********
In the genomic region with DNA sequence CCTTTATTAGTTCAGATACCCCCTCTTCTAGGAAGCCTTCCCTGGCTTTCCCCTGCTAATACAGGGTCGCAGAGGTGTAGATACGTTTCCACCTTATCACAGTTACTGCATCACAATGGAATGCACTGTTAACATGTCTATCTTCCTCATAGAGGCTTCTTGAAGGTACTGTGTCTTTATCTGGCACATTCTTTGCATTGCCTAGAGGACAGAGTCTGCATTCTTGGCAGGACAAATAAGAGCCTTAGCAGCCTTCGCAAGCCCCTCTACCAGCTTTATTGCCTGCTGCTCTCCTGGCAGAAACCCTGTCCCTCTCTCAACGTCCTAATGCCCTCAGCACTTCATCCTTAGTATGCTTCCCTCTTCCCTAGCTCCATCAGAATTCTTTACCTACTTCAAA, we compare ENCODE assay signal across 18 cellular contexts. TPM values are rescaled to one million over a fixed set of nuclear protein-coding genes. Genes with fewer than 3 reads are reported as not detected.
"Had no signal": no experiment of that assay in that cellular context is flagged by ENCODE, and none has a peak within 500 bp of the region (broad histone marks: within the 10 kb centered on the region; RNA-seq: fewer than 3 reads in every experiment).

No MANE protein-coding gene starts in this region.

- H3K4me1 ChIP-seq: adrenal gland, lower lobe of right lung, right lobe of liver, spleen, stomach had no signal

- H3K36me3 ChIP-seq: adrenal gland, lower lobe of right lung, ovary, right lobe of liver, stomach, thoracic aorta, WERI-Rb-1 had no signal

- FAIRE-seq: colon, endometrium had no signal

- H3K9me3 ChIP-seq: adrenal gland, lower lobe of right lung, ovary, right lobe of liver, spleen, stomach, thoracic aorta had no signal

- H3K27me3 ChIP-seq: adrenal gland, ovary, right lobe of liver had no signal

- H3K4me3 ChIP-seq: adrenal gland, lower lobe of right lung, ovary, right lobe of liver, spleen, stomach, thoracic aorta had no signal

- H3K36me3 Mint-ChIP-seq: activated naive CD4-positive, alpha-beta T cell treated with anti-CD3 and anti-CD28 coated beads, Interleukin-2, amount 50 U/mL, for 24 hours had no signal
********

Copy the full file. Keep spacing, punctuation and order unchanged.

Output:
In the genomic region with DNA sequence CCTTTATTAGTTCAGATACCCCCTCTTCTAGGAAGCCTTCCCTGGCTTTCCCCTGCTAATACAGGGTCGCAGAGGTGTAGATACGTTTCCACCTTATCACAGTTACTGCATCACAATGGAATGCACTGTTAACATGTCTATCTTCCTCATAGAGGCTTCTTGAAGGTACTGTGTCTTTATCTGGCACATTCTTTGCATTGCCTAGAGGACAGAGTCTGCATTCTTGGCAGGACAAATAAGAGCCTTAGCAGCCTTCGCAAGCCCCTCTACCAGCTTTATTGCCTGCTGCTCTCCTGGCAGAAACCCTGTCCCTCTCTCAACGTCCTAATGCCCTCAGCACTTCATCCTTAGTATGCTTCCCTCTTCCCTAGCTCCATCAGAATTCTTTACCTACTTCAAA, we compare ENCODE assay signal across 18 cellular contexts. TPM values are rescaled to one million over a fixed set of nuclear protein-coding genes. Genes with fewer than 3 reads are reported as not detected.
"Had no signal": no experiment of that assay in that cellular context is flagged by ENCODE, and none has a peak within 500 bp of the region (broad histone marks: within the 10 kb centered on the region; RNA-seq: fewer than 3 reads in every experiment).

No MANE protein-coding gene starts in this region.

- H3K4me1 ChIP-seq: adrenal gland, lower lobe of right lung, right lobe of liver, spleen, stomach had no signal

- H3K36me3 ChIP-seq: adrenal gland, lower lobe of right lung, ovary, right lobe of liver, stomach, thoracic aorta, WERI-Rb-1 had no signal

- FAIRE-seq: colon, endometrium had no signal

- H3K9me3 ChIP-seq: adrenal gland, lower lobe of right lung, ovary, right lobe of liver, spleen, stomach, thoracic aorta had no signal

- H3K27me3 ChIP-seq: adrenal gland, ovary, right lobe of liver had no signal

- H3K4me3 ChIP-seq: adrenal gland, lower lobe of right lung, ovary, right lobe of liver, spleen, stomach, thoracic aorta had no signal

- H3K36me3 Mint-ChIP-seq: activated naive CD4-positive, alpha-beta T cell treated with anti-CD3 and anti-CD28 coated beads, Interleukin-2, amount 50 U/mL, for 24 hours had no signal